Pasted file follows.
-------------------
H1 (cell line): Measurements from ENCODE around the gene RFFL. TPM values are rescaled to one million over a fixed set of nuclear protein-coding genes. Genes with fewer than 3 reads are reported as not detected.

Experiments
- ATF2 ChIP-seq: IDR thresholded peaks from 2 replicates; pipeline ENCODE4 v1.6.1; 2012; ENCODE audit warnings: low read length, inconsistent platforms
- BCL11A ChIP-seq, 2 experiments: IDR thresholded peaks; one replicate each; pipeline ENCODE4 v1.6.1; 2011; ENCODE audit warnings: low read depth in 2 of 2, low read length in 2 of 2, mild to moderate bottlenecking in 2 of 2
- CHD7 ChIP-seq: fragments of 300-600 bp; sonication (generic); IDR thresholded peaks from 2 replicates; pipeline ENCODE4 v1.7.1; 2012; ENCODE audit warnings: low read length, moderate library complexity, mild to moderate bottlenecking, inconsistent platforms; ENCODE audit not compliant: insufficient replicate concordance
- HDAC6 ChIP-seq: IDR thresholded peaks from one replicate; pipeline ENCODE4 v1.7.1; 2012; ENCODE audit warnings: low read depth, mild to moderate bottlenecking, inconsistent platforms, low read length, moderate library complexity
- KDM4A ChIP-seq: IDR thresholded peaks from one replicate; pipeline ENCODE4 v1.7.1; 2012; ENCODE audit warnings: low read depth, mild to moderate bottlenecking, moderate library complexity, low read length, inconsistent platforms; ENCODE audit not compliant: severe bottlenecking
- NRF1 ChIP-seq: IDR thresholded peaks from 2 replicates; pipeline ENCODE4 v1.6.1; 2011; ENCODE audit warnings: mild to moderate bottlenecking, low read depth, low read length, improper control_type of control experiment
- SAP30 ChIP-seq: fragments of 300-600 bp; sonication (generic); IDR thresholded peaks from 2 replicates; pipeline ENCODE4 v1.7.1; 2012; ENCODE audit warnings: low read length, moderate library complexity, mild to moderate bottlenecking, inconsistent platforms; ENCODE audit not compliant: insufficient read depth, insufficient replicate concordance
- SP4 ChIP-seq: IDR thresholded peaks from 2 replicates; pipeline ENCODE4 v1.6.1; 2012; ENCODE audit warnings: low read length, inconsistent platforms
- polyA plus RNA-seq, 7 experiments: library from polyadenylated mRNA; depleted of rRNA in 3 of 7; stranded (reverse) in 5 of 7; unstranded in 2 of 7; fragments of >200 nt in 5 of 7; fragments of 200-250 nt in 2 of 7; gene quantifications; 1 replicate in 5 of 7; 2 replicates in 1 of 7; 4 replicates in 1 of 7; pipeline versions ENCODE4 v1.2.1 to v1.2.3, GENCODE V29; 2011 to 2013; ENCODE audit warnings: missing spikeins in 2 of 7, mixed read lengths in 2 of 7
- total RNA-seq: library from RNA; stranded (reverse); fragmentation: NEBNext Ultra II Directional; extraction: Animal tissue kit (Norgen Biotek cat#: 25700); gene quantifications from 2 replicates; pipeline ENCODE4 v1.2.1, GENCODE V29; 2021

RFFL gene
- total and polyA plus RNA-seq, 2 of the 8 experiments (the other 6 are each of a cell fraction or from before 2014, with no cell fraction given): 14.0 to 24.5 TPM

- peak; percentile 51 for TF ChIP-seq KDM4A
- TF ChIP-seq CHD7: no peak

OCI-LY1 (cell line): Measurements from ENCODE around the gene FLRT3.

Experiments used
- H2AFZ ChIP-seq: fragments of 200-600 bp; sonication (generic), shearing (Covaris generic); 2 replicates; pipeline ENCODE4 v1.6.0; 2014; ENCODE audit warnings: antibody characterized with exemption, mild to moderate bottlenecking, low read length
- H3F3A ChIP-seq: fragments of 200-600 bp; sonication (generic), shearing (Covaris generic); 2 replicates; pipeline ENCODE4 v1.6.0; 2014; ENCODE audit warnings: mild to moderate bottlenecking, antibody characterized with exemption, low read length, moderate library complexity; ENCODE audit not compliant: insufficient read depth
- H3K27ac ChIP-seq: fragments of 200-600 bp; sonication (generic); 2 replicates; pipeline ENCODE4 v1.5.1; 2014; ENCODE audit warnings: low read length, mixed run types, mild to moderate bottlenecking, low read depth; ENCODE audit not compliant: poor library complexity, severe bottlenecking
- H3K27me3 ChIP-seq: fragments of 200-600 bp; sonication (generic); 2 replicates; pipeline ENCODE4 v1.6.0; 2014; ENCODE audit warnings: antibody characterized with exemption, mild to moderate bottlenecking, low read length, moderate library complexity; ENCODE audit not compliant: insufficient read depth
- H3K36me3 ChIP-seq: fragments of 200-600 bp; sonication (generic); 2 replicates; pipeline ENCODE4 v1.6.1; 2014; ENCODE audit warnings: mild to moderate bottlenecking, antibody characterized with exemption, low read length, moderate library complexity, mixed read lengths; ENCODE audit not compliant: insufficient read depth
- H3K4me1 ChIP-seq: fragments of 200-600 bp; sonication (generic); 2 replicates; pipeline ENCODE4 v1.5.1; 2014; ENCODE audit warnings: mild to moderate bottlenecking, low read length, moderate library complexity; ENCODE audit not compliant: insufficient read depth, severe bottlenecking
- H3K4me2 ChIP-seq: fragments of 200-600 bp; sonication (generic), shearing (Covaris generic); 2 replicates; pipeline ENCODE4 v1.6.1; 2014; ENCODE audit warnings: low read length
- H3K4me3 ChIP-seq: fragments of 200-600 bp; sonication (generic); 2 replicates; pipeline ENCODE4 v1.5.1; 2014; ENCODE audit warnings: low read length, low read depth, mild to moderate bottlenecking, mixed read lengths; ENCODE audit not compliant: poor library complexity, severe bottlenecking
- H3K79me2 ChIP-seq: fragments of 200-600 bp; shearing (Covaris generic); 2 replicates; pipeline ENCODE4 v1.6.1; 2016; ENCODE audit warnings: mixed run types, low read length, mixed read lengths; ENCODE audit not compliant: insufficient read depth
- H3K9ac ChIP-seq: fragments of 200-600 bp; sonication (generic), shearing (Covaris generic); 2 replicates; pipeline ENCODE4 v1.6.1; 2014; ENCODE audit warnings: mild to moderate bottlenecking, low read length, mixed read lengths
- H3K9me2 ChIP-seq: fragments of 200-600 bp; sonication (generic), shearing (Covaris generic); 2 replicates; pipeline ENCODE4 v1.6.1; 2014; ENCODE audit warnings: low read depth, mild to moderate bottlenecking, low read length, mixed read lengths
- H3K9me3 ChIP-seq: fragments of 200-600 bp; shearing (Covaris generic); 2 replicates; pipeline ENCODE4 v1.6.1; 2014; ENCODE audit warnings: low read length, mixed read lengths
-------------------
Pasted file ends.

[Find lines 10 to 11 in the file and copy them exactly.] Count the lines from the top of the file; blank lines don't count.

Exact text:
- SP4 ChIP-seq: IDR thresholded peaks from 2 replicates; pipeline ENCODE4 v1.6.1; 2012; ENCODE audit warnings: low read length, inconsistent platforms
- polyA plus RNA-seq, 7 experiments: library from polyadenylated mRNA; depleted of rRNA in 3 of 7; stranded (reverse) in 5 of 7; unstranded in 2 of 7; fragments of >200 nt in 5 of 7; fragments of 200-250 nt in 2 of 7; gene quantifications; 1 replicate in 5 of 7; 2 replicates in 1 of 7; 4 replicates in 1 of 7; pipeline versions ENCODE4 v1.2.1 to v1.2.3, GENCODE V29; 2011 to 2013; ENCODE audit warnings: missing spikeins in 2 of 7, mixed read lengths in 2 of 7